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Business Associations/Corporations
University of Toledo School of Law
Friedman, Howard M.

a.     unsystemic risks (unique to individuals)
b.     systemic risk: moral hazard
i.      remedies when corporation is improperly used
1.     Derivative actions
a.     Benefits
i.       could reduce systemic (market) risk by reducing agency costs — but this would assume that shareholders are fully diversified
2.     Piercing
a.     Managers seem to be able to exploit shareholder disunity to entrench — and maybe judicial is the only rational means to distribute corporation assets
b.     Parties who piercing has effect on
i.       Employees
1.     It wouldn’t be so bad, except if liability were joint and several
2.     Some would rather have pro-rated share
3.     Alternative viewpoint: Agency theory: benefits of agency exceed the costs
a.     Direct costs
b.     Costs of controlling managerial assets
c.     Shareholders may vote to do things that are irrational because of the control of the corporation
i.       If the firm was a true contract there would be true-opting out of things that enabling things allow
ii.     Fiduciaries get a fixed amount, and they don’t get any more
d.     Intra-firm incentives: may not be effective in controlling agency costs — legal doctrine seems to be closest to contract model, and furthest form the fiduciary model which would grant bonus’s
ii.     Shareholders:
1.     Optimizes investment decisions
2.     The relationships between shareholders and management seems to be vaguely strutted by the laws, and these laws have changed politically
a.     Evolution of corporations
i.       Chaos: hard to predict exactly where they go
ii.     Path dependence: corporations may adapt to threats that stop existing: could be reason for strong managers and week owners, but there other alternatives
iii.    Modern evolutionary theory: no assurances that a destroyed group will reappear
b.     Difficult to tell which is always efficient
i.       There are few inequalities between markets for corporate control
3.     Things might be better if firms had more choice of organization
iii.    Managers: can act efficiently because of liquidity
1.     Close corporations aren’t as efficient
2.     Mangers seem to be able to exploit shareholder disunity to entrench — and maybe judicial is the only rational means to distribute corporation assets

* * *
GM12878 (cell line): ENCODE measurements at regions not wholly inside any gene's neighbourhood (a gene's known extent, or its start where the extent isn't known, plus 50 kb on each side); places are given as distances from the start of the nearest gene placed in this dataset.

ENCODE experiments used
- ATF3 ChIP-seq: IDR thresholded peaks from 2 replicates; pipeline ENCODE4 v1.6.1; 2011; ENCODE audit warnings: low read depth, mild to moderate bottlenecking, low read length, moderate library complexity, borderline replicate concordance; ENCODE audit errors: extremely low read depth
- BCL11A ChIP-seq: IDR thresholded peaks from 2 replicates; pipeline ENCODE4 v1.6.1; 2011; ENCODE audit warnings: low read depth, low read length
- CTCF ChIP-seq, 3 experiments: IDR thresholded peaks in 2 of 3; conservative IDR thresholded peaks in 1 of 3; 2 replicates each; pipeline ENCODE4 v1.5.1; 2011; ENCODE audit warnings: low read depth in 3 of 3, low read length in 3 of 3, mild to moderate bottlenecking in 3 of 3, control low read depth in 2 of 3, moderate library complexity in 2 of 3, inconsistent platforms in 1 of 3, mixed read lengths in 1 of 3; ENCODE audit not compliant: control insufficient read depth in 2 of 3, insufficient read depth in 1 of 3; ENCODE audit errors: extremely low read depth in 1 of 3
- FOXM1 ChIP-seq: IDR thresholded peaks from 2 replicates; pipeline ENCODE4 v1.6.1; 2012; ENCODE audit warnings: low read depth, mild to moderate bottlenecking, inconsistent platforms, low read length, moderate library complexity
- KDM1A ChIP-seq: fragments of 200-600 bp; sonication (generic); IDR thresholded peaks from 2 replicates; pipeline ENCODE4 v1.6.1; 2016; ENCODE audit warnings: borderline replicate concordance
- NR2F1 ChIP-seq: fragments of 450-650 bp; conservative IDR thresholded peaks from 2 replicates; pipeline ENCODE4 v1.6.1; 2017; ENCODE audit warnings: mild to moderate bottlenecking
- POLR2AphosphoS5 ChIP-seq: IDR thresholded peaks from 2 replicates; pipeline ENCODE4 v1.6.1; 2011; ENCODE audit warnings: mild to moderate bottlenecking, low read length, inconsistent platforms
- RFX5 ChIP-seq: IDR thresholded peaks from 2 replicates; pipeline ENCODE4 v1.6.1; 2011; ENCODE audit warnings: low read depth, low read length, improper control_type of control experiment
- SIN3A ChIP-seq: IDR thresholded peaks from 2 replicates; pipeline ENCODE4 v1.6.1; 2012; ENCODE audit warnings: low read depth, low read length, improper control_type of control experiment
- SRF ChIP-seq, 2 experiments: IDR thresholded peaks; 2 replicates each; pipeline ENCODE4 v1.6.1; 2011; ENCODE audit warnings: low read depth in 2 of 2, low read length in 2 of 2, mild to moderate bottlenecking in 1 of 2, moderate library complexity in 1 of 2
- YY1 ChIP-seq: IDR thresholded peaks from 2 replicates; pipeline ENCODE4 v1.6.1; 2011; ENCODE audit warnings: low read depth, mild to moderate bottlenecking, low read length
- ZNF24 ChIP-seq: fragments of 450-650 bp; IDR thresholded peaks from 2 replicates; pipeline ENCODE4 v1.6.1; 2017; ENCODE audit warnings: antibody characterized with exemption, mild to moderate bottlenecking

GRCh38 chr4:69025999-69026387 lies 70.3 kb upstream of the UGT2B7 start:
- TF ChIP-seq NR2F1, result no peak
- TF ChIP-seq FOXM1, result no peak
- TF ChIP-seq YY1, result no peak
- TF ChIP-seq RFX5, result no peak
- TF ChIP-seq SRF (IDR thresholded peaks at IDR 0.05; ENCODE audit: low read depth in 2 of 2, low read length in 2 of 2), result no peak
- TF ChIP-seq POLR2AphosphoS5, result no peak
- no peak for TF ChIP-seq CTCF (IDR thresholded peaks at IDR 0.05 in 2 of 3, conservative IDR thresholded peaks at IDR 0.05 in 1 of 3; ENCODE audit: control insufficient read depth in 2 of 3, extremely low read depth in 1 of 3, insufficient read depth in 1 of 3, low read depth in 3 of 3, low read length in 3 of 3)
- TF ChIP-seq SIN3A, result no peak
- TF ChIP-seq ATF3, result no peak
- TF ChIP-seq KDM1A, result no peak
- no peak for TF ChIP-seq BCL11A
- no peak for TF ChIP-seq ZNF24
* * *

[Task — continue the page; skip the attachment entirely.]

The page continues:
iv.   Voluntary creditors can bargain to protect themselves
1.     Courts pierce most often in contract cases
2.     Reasons for piercing – Federal courts will only have jurisdiction under tort if there is a piercing issue — burden of proof is on Plaintiff
3.     Some say that There can be statutory insurance or bond requirements
4.     Alternative Maybe the best time is when creditors are mislead
v.     Outside director is defined as not part of, or have strong ties to the management
1.     Reasons
a.     Can reduce agency costs, but differences as to how long their scope should be — ALI recommends mostly outsiders
2.     problems
a.     Outside directors may still be reluctant to displace an incumbent CEO

alings and investment is no structural bias
iii.    Contributions to a University may be enough (rare) for bias in Delaware
iv.   Mass: because of the danger of structure bias judicial oversight is necessary
v.     Independent must have no interest at all
vi.   Just because someone is elected by interested people doesn’t make them interest
vii. If there is an Independent majority, Plaintiff’s have burden of proof of showing that the majority of the board isn’t independent, else other way around
5.     perhaps board should include employees and other constituencies
a.     having ethnic diversity might limit talent pool
b.     still open as to whether special interests should be on board
c.     perhaps professional directors (maybe institutional investors)
i.       a market for it might be more efficient — but expertise is finite, and much of it may be inside
6.     Professionalism: independence, integrity, competence
a.     Might be a need to limit number of years
7.     Check this – go back to ch. 15
vi.   Board committees – usually to deal with technical work
1.     Audit
2.     Nominating
3.     Compensation
4.     For derivative suits
5.     NACD: suggests oversight “governance” committee